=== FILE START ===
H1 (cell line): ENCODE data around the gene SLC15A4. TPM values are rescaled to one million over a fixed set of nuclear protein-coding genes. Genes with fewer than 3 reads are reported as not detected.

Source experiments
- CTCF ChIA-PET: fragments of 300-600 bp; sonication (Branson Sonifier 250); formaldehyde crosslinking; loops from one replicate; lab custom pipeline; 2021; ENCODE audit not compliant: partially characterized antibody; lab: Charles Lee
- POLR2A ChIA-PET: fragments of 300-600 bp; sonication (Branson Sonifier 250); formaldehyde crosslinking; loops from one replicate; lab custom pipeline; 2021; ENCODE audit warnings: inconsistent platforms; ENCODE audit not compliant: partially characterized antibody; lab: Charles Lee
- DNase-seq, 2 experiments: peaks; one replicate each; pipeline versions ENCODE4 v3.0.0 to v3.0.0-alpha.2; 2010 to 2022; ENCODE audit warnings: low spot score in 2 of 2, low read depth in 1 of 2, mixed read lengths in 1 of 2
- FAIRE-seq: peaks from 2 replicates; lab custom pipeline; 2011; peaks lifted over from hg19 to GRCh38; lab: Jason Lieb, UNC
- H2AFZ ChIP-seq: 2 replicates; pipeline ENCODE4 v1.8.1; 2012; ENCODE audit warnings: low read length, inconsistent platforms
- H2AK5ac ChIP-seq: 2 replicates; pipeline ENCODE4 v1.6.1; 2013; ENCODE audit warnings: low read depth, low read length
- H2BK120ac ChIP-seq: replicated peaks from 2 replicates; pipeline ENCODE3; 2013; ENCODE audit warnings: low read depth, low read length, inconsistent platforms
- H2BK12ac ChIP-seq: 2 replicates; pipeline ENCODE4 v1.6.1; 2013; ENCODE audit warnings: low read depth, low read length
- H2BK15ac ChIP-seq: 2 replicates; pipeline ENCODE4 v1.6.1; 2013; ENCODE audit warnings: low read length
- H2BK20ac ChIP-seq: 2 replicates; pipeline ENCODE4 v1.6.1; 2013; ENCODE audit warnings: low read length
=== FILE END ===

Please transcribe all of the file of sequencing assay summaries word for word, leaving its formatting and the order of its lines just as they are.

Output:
H1 (cell line): ENCODE data around the gene SLC15A4. TPM values are rescaled to one million over a fixed set of nuclear protein-coding genes. Genes with fewer than 3 reads are reported as not detected.

Source experiments
- CTCF ChIA-PET: fragments of 300-600 bp; sonication (Branson Sonifier 250); formaldehyde crosslinking; loops from one replicate; lab custom pipeline; 2021; ENCODE audit not compliant: partially characterized antibody; lab: Charles Lee
- POLR2A ChIA-PET: fragments of 300-600 bp; sonication (Branson Sonifier 250); formaldehyde crosslinking; loops from one replicate; lab custom pipeline; 2021; ENCODE audit warnings: inconsistent platforms; ENCODE audit not compliant: partially characterized antibody; lab: Charles Lee
- DNase-seq, 2 experiments: peaks; one replicate each; pipeline versions ENCODE4 v3.0.0 to v3.0.0-alpha.2; 2010 to 2022; ENCODE audit warnings: low spot score in 2 of 2, low read depth in 1 of 2, mixed read lengths in 1 of 2
- FAIRE-seq: peaks from 2 replicates; lab custom pipeline; 2011; peaks lifted over from hg19 to GRCh38; lab: Jason Lieb, UNC
- H2AFZ ChIP-seq: 2 replicates; pipeline ENCODE4 v1.8.1; 2012; ENCODE audit warnings: low read length, inconsistent platforms
- H2AK5ac ChIP-seq: 2 replicates; pipeline ENCODE4 v1.6.1; 2013; ENCODE audit warnings: low read depth, low read length
- H2BK120ac ChIP-seq: replicated peaks from 2 replicates; pipeline ENCODE3; 2013; ENCODE audit warnings: low read depth, low read length, inconsistent platforms
- H2BK12ac ChIP-seq: 2 replicates; pipeline ENCODE4 v1.6.1; 2013; ENCODE audit warnings: low read depth, low read length
- H2BK15ac ChIP-seq: 2 replicates; pipeline ENCODE4 v1.6.1; 2013; ENCODE audit warnings: low read length
- H2BK20ac ChIP-seq: 2 replicates; pipeline ENCODE4 v1.6.1; 2013; ENCODE audit warnings: low read length